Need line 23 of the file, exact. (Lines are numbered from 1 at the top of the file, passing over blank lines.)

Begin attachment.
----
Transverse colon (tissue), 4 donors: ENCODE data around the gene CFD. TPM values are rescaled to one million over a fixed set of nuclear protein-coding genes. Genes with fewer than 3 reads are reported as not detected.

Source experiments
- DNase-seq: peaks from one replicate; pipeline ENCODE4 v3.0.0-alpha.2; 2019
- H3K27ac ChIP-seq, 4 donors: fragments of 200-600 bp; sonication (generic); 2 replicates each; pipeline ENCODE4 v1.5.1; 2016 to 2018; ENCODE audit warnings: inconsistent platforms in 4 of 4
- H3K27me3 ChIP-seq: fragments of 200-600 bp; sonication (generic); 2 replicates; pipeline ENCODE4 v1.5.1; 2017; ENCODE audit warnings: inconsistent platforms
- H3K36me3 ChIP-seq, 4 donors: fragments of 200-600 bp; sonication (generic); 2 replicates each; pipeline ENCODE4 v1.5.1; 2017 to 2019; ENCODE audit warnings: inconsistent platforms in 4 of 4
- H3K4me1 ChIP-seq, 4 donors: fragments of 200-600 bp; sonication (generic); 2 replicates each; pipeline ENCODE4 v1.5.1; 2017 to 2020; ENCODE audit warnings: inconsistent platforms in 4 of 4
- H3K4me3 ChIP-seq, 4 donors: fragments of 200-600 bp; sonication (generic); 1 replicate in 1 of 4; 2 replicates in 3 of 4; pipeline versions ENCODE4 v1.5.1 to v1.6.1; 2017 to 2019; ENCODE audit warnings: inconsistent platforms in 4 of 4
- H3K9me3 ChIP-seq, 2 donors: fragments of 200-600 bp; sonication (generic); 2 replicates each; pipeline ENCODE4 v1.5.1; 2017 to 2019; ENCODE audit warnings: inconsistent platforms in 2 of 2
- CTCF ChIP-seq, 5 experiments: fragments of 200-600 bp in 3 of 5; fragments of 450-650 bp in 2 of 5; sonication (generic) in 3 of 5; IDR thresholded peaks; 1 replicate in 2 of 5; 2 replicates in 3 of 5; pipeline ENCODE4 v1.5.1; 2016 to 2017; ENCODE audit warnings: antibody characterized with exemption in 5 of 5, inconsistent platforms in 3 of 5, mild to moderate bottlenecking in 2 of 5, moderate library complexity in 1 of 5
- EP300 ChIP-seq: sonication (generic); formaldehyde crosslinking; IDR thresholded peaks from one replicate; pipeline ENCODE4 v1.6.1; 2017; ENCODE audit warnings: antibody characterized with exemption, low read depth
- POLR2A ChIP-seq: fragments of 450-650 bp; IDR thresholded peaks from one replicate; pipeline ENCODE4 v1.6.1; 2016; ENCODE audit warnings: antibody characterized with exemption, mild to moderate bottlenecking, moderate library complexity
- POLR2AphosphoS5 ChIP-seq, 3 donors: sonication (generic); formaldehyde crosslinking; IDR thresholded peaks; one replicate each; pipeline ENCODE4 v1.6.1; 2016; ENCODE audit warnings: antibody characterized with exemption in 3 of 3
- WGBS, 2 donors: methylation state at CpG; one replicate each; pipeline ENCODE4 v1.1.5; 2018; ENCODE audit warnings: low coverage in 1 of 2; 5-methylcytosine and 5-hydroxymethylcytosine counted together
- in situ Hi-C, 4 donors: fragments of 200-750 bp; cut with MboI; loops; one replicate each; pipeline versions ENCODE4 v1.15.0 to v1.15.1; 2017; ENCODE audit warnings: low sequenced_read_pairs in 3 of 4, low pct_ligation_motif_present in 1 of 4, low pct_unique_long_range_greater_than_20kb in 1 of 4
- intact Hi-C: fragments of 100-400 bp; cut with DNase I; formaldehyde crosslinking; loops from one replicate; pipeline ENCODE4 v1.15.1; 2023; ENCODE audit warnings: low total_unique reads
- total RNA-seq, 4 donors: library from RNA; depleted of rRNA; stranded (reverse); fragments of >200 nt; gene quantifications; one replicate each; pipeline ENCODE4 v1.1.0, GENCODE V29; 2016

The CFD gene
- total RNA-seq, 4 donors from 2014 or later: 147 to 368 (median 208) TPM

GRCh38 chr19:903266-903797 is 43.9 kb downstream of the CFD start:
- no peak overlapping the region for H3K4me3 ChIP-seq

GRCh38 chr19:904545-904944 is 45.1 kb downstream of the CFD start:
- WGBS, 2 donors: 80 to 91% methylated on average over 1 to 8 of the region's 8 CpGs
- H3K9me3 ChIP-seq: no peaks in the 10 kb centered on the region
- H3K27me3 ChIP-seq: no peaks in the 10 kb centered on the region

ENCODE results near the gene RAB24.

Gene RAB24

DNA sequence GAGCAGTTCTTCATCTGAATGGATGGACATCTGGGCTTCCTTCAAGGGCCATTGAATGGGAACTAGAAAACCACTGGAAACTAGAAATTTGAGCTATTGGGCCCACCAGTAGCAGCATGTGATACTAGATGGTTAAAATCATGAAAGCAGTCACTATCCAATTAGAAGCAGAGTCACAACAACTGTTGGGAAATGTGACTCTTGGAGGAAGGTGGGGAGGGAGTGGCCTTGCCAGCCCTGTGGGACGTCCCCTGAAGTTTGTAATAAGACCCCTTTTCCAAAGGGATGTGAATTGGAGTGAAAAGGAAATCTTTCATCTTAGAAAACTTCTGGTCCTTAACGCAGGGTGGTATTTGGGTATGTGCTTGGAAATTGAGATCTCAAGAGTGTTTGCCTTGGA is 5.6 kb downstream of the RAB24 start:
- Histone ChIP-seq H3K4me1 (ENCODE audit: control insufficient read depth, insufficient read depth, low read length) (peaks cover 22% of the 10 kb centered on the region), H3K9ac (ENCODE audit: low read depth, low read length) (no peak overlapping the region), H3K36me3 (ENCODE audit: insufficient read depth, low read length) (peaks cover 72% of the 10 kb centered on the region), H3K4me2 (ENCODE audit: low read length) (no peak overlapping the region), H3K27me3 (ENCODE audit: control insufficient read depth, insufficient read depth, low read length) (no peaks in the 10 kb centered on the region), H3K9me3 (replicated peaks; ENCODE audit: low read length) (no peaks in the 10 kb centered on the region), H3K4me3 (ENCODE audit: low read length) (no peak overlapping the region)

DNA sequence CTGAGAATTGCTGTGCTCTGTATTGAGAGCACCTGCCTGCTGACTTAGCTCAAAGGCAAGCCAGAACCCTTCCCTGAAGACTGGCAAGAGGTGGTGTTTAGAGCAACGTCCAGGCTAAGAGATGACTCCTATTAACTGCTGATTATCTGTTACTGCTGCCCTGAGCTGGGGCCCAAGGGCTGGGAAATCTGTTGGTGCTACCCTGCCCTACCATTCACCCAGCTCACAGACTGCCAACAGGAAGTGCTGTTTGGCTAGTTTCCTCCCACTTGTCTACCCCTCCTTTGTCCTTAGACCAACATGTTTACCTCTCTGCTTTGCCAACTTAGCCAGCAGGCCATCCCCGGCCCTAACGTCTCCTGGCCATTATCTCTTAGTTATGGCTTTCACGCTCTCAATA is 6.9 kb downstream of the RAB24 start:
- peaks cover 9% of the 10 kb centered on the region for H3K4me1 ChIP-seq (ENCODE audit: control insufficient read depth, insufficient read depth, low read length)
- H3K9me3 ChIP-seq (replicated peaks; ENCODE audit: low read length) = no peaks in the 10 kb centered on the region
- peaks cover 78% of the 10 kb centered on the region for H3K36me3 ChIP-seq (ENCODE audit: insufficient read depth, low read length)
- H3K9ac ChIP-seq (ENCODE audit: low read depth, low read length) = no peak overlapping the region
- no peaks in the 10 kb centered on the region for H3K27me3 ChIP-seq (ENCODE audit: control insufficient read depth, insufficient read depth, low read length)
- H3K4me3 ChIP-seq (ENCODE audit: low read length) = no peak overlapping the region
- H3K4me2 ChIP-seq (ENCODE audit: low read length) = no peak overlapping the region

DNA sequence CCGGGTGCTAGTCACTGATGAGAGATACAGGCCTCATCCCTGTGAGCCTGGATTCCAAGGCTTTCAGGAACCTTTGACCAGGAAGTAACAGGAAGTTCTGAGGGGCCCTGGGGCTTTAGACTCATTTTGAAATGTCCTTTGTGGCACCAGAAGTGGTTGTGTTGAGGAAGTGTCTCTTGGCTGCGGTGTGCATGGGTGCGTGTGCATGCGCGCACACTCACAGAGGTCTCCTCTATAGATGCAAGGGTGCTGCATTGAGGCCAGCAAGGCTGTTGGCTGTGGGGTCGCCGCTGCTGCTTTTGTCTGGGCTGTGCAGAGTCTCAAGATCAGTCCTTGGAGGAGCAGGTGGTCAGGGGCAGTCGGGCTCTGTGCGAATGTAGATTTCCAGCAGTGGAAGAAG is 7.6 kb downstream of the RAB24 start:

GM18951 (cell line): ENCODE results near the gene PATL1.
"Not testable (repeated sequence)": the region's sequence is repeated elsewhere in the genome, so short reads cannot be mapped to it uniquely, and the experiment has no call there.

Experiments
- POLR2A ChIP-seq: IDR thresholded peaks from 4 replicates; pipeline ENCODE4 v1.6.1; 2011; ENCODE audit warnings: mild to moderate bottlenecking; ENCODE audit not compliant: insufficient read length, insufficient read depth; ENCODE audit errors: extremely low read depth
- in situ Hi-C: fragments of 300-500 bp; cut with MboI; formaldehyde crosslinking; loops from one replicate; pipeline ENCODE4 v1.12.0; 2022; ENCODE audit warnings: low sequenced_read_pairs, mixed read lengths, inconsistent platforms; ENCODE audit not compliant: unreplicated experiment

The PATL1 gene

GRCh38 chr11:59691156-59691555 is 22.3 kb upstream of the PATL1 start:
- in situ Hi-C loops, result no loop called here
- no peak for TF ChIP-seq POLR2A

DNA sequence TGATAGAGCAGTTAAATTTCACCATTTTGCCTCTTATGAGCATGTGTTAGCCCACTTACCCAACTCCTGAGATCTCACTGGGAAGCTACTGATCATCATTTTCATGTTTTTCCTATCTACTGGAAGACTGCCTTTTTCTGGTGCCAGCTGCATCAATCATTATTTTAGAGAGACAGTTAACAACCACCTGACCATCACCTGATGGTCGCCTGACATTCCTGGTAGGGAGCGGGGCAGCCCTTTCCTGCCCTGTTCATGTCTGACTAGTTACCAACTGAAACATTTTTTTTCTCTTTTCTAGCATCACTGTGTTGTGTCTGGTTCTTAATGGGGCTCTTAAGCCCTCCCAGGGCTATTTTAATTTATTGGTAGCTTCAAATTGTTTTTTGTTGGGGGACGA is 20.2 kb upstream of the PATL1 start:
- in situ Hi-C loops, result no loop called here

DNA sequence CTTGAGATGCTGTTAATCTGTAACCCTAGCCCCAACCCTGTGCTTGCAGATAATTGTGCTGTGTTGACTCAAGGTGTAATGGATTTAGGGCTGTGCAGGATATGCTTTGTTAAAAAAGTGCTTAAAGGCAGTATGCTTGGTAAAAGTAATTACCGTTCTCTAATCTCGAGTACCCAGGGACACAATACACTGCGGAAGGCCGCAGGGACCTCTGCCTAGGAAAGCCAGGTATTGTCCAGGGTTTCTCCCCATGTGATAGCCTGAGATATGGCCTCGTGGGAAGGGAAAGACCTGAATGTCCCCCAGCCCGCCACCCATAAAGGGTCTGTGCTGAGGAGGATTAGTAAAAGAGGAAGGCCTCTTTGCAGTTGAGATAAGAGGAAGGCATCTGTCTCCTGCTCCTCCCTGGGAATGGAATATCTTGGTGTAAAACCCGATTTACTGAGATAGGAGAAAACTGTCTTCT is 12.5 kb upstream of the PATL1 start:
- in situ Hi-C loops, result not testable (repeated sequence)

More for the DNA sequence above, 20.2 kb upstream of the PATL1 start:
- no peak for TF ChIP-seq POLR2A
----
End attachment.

- WGBS, 2 donors: 80 to 91% methylated on average over 1 to 8 of the region's 8 CpGs